The District Court granted interim care orders for two brothers who had been in voluntary care since 2011, pending the hearing of a full care order application. The solicitor for the Child and Family Agency told the court the CFA did not like to keep children in voluntary care arrangements for too long and wanted to formalise the position of the children and the agency.
She informed the court the mother did not have legal representation but was consenting to the application. She said the social workers had been unable to contact the father, they believed the father had had no contact with the children since their birth and now resided in another jurisdiction.
The social worker told the court the children had entered voluntary care in 2011 when they were about to enter primary school. There had been concerns about neglect, emotional and physical abuse and issues of domestic violence with the mother’s then partner. The children were placed within the same foster placement. She told the court that most unfortunately some years later it came to light that child A had been sexually abusing child B. She told the court a safety plan was made to try to maintain and sustain the placement but that a year later it came to light A was abusing a third child and he was moved to residential care. B remained in the foster placement.
She said that child A initially did well in the residential placement but a year earlier grave concerns arose for his mental health. He had significant self-harm episodes and spent a good deal of time in hospital. During the period of hospitalisation it was disclosed that A had engaged in sexual relations with other residents of the residential unit.
On discharge from hospital A was moved to another residential unit. The social worker told the court there was a safety plan in place for the child which was being reviewed every two to three weeks. She said that child A was linked in with all possible service including child and adolescent mental health services (CAMHS) and social work services. The residential team had also been referred for psychological support to help best manage A’s needs.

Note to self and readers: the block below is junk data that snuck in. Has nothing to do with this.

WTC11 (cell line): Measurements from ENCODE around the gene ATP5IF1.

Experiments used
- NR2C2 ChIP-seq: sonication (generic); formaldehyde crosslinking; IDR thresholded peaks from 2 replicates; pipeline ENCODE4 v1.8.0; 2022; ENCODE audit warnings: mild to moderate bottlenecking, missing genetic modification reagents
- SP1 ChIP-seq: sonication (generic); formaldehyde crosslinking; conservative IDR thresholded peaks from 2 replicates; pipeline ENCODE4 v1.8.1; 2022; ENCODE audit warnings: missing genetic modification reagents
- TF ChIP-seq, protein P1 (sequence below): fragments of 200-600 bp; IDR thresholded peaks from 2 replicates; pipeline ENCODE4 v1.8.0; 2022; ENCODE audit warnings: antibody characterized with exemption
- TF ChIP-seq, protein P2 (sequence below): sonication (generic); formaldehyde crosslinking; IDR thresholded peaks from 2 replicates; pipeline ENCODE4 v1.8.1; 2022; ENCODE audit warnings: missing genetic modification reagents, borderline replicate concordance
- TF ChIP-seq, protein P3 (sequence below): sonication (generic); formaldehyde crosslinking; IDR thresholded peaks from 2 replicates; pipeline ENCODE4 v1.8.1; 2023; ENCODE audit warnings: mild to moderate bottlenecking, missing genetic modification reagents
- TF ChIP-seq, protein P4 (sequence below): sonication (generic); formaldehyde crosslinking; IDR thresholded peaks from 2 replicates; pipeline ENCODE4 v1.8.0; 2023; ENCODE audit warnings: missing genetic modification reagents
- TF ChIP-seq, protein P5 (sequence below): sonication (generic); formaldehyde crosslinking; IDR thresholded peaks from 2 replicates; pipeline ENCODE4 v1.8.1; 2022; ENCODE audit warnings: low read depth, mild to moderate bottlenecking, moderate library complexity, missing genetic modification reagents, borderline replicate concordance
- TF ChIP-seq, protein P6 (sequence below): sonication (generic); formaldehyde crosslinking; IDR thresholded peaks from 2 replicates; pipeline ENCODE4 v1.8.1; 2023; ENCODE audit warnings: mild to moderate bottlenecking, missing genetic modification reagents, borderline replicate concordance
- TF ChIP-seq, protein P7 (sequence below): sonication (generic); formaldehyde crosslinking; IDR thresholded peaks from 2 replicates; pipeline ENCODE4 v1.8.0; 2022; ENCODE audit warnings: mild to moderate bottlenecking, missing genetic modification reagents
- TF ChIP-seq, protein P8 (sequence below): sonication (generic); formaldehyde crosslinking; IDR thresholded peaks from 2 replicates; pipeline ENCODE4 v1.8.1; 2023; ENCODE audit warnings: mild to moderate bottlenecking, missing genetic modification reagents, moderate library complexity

The social worker told the court that A had been expelled from school at the start of the academic year in 2019 and this decision had been appealed. By the time the appeal was heard and resolved the schools were closed because of Covid 19. Given the mental health issues that the boy had, it would have been too difficult for him to start a new school in September 2020. He had had been accepted on a Youthreach programme.
A had had sporadic phone contact with his mother since 2014, she said. The mother was very worried about the boy and consented to the application.
She said B remained in his foster placement and was doing well. He was attending school, was in his Junior Cert year but was not academic. She said there were plans for a psychological educational assessment to be done. B was receiving appropriate supports and had contact with his grandparents.
She had never had any contact with the children’s father. She believed he had left for another jurisdiction many years ago and she was unaware of his whereabouts. She was asking the court for an interim care order to regularise the care status of the children and an application would be made for a care order. She said she also wanted the court to appoint a guardian ad litem (GAL), preferable male, as many of A’s carers were women and it would be beneficial for him to have a positive male role model.
Granting the interim care order, the judge stated that the grounds existed for the order and for the appointment of a GAL. A specific GAL was nominated. The judge acknowledged the father had no part of these children’s lives and there was consent for the interim care order for two months.